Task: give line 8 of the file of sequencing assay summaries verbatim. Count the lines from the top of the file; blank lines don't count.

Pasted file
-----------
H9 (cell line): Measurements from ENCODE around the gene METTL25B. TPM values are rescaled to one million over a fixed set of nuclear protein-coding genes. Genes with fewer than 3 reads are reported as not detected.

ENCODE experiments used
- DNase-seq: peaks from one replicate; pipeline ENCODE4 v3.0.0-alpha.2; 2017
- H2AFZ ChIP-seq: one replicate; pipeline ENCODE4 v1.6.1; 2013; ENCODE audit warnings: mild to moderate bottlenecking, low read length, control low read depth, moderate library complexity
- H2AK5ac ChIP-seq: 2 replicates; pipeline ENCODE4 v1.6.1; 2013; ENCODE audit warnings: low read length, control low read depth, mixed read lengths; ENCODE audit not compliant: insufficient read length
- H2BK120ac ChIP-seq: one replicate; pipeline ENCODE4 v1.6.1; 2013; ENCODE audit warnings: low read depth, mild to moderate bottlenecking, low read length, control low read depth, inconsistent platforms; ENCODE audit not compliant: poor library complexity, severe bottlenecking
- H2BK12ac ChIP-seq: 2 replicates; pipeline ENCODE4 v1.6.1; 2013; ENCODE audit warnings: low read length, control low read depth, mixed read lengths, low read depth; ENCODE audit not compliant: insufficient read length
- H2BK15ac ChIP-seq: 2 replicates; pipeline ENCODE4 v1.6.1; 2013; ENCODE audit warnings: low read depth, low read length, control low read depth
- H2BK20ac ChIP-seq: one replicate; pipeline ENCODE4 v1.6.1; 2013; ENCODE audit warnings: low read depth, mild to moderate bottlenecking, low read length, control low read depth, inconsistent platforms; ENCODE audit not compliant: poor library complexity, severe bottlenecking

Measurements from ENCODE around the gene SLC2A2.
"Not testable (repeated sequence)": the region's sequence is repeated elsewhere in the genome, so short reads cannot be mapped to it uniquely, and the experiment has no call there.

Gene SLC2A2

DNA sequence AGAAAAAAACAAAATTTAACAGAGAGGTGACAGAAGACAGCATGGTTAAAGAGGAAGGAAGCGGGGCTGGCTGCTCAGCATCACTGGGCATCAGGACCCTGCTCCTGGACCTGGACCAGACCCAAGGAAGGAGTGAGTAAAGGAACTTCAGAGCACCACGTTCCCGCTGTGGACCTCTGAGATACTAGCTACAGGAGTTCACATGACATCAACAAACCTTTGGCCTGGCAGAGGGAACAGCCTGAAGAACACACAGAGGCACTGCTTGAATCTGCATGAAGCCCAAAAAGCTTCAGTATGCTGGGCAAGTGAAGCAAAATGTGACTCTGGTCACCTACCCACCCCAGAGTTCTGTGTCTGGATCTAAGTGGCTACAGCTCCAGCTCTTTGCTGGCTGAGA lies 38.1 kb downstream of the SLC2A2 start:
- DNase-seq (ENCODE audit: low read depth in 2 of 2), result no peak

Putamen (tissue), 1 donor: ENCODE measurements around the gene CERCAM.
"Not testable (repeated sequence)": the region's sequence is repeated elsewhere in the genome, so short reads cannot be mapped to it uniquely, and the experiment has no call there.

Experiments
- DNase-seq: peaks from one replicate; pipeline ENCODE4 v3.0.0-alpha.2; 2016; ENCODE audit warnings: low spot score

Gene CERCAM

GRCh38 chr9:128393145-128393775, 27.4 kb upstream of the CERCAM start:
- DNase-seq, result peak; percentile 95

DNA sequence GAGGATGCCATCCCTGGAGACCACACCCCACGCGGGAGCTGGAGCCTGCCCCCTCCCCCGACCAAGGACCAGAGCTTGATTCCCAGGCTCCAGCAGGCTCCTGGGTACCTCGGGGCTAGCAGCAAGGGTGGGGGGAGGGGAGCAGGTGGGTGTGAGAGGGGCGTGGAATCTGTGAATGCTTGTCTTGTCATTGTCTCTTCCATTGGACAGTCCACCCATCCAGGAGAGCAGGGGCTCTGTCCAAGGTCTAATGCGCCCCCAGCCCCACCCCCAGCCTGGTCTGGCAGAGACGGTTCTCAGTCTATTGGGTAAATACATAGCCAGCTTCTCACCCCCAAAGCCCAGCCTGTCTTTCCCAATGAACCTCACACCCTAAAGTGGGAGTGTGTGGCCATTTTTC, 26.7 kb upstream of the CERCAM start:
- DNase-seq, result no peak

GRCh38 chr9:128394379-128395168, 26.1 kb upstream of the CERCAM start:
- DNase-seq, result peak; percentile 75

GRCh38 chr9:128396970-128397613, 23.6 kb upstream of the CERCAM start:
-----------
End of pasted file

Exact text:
- H2BK15ac ChIP-seq: 2 replicates; pipeline ENCODE4 v1.6.1; 2013; ENCODE audit warnings: low read depth, low read length, control low read depth